Sunday Times stripped of journalism award for Cato Manor 'death squad' reporting

2019-03-20 18:54
Mzilikazi wa Afrika and Stephan Hofstatter . (File)

Mzilikazi wa Afrika and Stephan Hofstatter . (File)

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Conveners of the prestigious Taco Kuiper Award for Investigative Journalism have withdrawn awards given to three Sunday Times journalists for their Cato Manor killings reports due to elements of the story being called into question.

In 2011, the paper ran a front page story titled "Shoot to Kill" which was authored by journalists Stephan Hoffstatter, Mzilikazi wa Africa and Rob Rose. The article claimed to have lifted the lid on "killings committed by an elite police unit". The three were given the Taco Kuiper Award for Investigative Journalism runner-up award in 2012.

It was former regional head of the Hawks General Johan Booysen who raised the alarm on aspects of the story.

READ: Mzilikazi wa Afrika, Stephan Hofstatter part ways with Sunday Times

According to convener Anton Harber, after conducting its own investigation, the awards body will withdraw the runner-up award and has asked that the journalists return it.

"While there was a legitimate story around the Cato Manor unit – the reporting, writing and editing was shoddy and amateurish, leading to serious errors and gaps in the report," said Harber.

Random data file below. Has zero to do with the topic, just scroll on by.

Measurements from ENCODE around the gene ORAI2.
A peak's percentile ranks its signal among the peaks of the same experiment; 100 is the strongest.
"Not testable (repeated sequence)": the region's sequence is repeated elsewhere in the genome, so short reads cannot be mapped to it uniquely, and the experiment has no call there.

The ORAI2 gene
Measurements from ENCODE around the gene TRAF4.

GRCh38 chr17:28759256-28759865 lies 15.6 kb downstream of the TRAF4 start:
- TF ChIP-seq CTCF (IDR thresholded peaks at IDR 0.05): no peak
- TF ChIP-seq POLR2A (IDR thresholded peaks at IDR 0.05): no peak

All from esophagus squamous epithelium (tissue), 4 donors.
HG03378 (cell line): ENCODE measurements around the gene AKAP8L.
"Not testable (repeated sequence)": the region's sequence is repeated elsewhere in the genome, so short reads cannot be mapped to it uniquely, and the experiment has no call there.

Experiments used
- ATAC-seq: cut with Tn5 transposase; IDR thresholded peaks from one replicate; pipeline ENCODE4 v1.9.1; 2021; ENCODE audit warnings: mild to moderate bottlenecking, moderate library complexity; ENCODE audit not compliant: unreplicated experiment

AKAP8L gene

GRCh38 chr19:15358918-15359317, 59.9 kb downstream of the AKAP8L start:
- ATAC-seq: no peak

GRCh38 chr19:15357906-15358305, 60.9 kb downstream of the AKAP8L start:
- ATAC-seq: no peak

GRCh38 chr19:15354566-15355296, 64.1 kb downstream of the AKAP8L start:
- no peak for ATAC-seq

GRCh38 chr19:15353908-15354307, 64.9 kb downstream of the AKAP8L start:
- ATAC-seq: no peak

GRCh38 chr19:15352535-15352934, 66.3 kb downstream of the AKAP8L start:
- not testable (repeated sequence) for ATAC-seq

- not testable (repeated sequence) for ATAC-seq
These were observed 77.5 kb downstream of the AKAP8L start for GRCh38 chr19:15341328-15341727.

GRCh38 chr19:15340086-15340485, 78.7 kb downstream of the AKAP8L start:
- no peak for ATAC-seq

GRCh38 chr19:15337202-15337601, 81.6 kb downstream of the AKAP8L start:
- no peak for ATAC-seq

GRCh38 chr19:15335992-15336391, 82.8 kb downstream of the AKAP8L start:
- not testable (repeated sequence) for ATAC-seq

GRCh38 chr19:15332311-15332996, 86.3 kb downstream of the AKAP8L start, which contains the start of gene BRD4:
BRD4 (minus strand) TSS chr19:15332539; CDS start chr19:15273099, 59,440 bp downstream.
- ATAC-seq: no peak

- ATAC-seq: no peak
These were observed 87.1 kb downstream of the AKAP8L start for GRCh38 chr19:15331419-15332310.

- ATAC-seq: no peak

"With the information that has come to light, it is clear that this work did not merit the recognition of the award."

Entrants to be screened

Harber said the award was given "in good faith, based on the information before us at the time".

In October, Sunday Times editor Bongani Siqoko issued an apology on the reporting of the Cator Manor killings as more questions were raised on aspects of the story. 

"We committed mistakes and allowed ourselves to be manipulated by those with ulterior motives.

"For that, we failed you. We failed SA. We deeply regret it," said Siqoko at the time. 

The awards body has said it had taken extra measures this year to ensure it does not repeat the mistake. 

"We have this year subjected entries to detailed screening before our judging process, putting questions to entrants where there was a lack of clarity about any aspect of the story or reporting on it.

"We will be vigilant in ensuring integrity of the award and ensuring that we recognise and encourage the highest quality of investigative reporting in the public interest," added Harber.

The editor could not be immediately reached for comment at the time this story was published.  

Read more on:    sunday times
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